Adults are failing: It’s the young who are showing us the way forward

Alex Phillips, Green Party MEP for South-East England (Pic: Green Party)

Alex Phillips, Green Party MEP for South-East England (Pic: Green Party) - Credit: Green Party

The politicians have floundered on climate change, says Green Party MEP Alexandra Phillips. It's time to listen to the young

Faced with fatal inaction on the part of politicians and parliamentarians, children and young people across Europe are taking matters into their own hands.

The waves of youth climate strikes and direct action in recent days and weeks has given me hope for the future, in that a generation of eloquent, passionate and dedicated young people are politically aware and active. At the same time, when children and young people take to the streets, it's a sure-fire signal that democracy is failing.

What has been particularly telling is that lots of these same activists and young people have shown themselves to be much better at effectively summarising the climate crisis than many Westminster politicians. I've heard young people suggest actions and interventions that make more sense than most of the garbled platitudes that our current administration puts forward. I've also heard reasoned debate about personal responsibility and the necessary legislative and individual actions that must take place to secure humanity's future.

I used my maiden speech at the European parliament to celebrate the actions of today's youth and to argue that they are showing us the way forward. Clearly, there is a mandate for immediate and radical change on environmental issues in the EU, and this mandate comes from those who will suffer the consequences of our mistakes. Urgent actions such as committing to net zero by 2030 and implementing a Green New Deal must be adopted at national and supranational levels. But how we go about devising and implementing legislation necessary for the future of our planet needs to be reconsidered. Fundamentally, I believe that those who will be affected by our actions need to have a seat at the decision-making table.

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At the Green Party conference we committed to putting young people first. A raft of new policies was announced, among them representation of 16-year-olds in parliament. I believe that in the EU we can go one step further than this. The energy and climate legislation we pass has a direct impact on how the young people of today will live their lives tomorrow. They need and deserve to play an active role in the development of this legislation, as it is their future that we are playing with.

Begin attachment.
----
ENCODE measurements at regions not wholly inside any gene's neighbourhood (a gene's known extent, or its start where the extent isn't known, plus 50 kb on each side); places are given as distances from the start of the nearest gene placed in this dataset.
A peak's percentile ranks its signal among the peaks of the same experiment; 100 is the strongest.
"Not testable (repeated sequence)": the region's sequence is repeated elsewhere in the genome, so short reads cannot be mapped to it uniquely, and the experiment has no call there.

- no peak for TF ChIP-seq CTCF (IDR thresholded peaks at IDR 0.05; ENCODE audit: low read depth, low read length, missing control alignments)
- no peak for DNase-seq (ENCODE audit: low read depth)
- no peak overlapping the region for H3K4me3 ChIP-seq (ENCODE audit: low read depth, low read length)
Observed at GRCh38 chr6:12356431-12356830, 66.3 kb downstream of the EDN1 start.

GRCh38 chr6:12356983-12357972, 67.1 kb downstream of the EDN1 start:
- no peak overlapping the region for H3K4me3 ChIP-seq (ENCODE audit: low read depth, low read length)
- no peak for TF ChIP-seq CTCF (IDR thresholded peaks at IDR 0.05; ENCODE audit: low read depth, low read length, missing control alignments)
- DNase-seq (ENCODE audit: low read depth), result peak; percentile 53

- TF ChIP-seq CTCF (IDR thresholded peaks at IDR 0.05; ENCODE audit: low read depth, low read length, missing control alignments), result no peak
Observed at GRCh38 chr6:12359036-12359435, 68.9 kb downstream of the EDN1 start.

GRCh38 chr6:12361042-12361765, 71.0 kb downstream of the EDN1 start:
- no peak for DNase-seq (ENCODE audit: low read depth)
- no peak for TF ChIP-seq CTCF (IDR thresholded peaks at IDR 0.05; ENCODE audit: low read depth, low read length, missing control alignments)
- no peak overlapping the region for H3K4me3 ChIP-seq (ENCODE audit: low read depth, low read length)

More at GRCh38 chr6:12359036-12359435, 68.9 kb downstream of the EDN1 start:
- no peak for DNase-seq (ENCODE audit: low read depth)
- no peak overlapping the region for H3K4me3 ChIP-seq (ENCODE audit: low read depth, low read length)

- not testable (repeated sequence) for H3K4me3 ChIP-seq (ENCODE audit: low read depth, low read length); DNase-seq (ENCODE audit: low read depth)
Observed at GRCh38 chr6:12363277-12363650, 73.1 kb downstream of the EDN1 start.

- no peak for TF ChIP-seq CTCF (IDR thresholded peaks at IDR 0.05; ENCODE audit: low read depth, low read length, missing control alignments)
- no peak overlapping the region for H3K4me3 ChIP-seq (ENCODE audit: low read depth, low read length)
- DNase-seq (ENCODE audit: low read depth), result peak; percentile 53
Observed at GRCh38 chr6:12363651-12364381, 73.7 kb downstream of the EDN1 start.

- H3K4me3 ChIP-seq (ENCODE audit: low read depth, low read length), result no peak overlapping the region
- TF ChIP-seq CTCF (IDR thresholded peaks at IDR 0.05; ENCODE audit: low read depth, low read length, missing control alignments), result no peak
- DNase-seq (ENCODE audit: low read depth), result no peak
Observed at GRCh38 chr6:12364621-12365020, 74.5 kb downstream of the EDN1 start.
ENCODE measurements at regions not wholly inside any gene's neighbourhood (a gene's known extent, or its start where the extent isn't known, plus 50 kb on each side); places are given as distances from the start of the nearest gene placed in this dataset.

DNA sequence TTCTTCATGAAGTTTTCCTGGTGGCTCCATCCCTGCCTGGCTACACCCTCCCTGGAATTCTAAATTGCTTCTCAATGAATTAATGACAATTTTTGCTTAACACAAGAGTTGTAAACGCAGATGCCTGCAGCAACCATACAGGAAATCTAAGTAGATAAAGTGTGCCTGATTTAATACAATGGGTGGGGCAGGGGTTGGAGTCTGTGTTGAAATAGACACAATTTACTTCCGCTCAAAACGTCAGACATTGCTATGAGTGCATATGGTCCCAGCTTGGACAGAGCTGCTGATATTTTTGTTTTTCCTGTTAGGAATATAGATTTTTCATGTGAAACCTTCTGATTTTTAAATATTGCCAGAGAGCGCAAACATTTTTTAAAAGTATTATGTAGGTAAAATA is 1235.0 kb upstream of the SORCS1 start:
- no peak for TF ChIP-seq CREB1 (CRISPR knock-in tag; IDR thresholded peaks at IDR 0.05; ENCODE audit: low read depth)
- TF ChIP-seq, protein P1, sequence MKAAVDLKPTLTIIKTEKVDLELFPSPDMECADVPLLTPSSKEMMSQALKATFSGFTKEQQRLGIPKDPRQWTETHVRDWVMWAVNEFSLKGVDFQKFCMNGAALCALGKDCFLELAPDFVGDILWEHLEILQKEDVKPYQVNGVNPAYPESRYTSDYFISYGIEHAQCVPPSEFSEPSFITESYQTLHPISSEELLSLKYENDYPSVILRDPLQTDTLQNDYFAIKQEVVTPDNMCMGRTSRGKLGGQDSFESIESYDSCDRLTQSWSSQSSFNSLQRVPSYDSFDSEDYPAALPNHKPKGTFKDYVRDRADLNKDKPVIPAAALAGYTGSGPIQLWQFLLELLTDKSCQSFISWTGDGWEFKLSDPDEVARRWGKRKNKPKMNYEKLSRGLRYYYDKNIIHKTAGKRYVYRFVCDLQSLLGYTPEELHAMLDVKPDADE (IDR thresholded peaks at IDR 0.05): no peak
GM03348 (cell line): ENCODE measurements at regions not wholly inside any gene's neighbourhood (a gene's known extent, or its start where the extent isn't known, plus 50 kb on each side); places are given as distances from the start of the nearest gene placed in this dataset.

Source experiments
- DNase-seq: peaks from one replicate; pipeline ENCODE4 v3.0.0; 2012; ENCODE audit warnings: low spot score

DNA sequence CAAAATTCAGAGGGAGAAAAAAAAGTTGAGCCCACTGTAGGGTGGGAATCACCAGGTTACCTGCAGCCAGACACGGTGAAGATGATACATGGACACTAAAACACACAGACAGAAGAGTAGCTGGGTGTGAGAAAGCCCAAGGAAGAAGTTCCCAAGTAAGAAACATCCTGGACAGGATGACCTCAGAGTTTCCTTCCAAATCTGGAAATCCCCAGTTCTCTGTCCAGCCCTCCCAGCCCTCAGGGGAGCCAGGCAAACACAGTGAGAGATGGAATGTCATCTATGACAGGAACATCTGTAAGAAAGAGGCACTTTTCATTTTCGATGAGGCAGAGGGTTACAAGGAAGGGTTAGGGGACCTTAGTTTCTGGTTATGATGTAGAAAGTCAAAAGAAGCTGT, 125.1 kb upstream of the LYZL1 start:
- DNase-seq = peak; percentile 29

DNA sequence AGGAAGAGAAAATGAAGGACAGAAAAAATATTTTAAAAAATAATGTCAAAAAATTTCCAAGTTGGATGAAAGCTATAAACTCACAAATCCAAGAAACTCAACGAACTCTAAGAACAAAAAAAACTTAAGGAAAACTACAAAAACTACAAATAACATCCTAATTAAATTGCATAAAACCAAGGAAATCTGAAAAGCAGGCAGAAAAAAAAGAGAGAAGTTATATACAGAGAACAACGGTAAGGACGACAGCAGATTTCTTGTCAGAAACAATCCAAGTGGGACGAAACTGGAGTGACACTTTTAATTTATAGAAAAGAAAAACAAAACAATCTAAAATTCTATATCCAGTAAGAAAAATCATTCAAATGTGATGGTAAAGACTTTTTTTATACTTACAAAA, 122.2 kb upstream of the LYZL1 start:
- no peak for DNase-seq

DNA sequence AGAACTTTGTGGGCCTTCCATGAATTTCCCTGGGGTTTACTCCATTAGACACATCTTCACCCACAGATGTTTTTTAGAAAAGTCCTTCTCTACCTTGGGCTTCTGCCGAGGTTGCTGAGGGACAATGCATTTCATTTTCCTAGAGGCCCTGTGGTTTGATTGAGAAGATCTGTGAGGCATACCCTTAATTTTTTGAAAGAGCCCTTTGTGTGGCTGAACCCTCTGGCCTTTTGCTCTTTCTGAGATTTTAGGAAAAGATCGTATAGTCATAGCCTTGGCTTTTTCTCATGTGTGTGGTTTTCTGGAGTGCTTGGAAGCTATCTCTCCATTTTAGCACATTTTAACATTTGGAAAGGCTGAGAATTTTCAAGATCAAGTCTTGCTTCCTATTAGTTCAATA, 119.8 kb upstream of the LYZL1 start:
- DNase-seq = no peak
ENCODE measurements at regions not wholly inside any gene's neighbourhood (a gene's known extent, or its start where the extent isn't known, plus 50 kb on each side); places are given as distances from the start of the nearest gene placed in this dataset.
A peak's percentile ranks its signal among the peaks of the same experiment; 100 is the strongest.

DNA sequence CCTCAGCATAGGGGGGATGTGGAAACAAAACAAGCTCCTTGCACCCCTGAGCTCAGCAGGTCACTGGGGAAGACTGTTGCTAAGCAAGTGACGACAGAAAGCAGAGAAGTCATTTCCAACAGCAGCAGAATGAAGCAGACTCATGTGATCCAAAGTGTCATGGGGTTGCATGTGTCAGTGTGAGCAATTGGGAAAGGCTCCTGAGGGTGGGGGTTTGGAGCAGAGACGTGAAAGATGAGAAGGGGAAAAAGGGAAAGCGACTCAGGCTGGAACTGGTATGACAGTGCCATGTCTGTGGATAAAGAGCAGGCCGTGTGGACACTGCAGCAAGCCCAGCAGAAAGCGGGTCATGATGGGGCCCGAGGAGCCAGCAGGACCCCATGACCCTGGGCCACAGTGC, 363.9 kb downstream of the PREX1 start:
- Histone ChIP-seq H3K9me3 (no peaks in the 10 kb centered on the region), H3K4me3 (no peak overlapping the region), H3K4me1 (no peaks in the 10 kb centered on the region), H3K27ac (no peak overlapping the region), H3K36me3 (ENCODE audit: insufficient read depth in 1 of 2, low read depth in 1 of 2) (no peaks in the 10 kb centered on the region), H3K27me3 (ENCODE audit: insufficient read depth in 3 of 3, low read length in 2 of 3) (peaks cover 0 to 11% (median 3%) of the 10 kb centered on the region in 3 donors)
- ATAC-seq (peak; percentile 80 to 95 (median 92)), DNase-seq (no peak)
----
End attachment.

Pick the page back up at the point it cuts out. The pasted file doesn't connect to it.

The EU has the chance to be at the vanguard of progressive politics. That's why I'm calling for an EU Young People's Commission to audit climate change and energy policy. Young people's voices need not just to be heard, but to hold sway. In the EU, my proposed commission would have the option to veto climate and energy policy. It should be allowed to make amendments on key deadlines such as that for becoming carbon neutral and should audit permissions and negations for renewable energy providers. To tackle climate change, democracies and democratic entities must be ready to challenge the handful of big businesses responsible for the majority of global emissions. I believe young people have shown their capacity, their willingness and their tenacity to take on that fight. I propose that the EU Young People's Commission has the power to make business accountable for their actions, and the affront they represent to our collective future.

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Clearly, it's not reasonable to expect young people still in or having recently finished compulsory schooling to have advanced legislative knowledge. The Commission would be supported and advised by legal experts who young people themselves could appoint following a democratic selection process.

It's important to mention that fantastic work led by Greens is already going on in the EU to promote a genuine Green New Deal, and to secure a coalition of cross-party support for its implementation. With European youth on board, the Green New Deal could be rooted in a vision for the future formed by those who will live it. We have the opportunity to create a new economy and workforce which will contribute to diminishing inequality and lower rates of poverty - and young people have a right to be part of it.

We are all responsible for the state of the planet. Whilst some hold greater responsibility than others, the actions of young people have shown adults of all walks of life to be wanting. All of those in positions of political and economic power are complicit in the mess that the planet is in. While many of us are fighting for different outcomes, the time is now for young people to be given the voice and the power they need. In short, it's time that we took urgent action - and it's time that we let today's youth guide us towards a future in which they can flourish.

Alexandra Phillips is Green Party MEP for South-East England

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